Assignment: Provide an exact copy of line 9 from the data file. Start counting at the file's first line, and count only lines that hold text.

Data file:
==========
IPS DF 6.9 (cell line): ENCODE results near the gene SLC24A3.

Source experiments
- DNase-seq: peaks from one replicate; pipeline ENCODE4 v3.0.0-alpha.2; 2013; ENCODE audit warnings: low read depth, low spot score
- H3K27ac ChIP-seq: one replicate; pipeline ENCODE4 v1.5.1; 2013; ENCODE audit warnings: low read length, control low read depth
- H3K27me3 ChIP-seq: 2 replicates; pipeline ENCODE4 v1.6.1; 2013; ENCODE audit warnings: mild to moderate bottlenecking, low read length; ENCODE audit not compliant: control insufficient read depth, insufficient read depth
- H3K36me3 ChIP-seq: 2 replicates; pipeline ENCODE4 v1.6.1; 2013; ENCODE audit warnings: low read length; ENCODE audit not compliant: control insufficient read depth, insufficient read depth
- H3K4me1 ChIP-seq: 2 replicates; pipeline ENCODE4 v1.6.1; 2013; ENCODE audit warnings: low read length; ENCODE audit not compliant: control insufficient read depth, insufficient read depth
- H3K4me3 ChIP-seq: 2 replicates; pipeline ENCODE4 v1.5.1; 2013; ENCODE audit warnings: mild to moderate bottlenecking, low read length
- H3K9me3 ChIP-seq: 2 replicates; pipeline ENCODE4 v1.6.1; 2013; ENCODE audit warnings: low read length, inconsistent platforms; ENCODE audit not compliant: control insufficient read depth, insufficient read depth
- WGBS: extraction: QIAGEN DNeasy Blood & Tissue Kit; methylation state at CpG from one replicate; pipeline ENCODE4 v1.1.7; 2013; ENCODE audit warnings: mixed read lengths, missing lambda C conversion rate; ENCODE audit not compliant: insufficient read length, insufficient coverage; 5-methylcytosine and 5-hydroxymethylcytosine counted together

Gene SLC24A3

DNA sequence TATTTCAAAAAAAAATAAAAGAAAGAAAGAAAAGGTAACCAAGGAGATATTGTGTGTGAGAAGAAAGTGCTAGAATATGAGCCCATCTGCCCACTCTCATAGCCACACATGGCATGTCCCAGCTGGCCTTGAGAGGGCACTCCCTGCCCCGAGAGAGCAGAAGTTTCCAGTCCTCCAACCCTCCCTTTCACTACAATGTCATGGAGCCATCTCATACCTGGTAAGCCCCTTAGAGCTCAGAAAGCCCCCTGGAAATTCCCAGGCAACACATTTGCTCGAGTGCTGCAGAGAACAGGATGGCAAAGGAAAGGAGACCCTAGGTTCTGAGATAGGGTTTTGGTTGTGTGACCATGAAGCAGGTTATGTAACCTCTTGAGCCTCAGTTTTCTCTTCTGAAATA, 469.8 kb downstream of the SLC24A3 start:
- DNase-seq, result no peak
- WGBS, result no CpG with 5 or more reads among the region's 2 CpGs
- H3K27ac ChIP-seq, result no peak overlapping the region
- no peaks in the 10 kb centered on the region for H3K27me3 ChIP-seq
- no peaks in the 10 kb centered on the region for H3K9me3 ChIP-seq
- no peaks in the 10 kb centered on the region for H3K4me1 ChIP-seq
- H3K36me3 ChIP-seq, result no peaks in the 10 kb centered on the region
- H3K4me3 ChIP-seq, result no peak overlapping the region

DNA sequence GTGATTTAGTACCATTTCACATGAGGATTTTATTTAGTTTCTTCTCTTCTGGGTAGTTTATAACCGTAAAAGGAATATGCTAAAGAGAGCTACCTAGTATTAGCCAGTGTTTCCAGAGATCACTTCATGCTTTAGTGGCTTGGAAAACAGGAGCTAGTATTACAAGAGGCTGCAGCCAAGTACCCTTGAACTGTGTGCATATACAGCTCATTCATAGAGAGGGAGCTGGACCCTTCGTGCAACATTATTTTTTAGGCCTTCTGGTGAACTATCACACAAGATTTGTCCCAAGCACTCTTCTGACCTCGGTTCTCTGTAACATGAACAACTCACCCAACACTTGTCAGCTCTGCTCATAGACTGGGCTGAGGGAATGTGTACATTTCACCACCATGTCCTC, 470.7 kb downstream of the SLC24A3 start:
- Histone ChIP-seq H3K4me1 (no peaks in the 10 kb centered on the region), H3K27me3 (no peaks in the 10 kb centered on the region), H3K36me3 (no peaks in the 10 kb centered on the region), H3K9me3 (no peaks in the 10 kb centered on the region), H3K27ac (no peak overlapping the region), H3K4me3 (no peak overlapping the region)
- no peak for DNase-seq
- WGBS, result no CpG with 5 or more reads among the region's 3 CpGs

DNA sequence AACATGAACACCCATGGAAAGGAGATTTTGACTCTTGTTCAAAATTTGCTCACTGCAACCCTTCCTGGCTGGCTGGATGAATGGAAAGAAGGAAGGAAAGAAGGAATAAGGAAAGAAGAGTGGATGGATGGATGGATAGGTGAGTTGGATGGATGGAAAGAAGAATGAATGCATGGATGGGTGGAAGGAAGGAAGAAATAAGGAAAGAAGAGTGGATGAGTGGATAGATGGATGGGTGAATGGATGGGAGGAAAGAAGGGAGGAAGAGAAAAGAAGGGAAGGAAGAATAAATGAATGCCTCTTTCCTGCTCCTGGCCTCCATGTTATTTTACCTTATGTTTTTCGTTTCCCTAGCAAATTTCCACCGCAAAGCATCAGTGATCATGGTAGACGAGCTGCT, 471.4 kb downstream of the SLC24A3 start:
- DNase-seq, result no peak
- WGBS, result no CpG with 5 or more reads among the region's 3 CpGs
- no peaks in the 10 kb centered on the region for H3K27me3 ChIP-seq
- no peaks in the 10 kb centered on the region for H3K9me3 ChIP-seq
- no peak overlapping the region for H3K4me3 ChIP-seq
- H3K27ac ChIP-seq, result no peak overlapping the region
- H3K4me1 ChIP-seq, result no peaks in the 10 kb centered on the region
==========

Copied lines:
- H3K9me3 ChIP-seq: 2 replicates; pipeline ENCODE4 v1.6.1; 2013; ENCODE audit warnings: low read length, inconsistent platforms; ENCODE audit not compliant: control insufficient read depth, insufficient read depth